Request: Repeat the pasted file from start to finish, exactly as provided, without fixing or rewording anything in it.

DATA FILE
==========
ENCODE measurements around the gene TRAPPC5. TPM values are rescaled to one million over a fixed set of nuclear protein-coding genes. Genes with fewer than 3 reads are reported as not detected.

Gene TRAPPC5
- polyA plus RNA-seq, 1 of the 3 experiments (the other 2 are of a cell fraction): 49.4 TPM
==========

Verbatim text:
ENCODE measurements around the gene TRAPPC5. TPM values are rescaled to one million over a fixed set of nuclear protein-coding genes. Genes with fewer than 3 reads are reported as not detected.

Gene TRAPPC5
- polyA plus RNA-seq, 1 of the 3 experiments (the other 2 are of a cell fraction): 49.4 TPM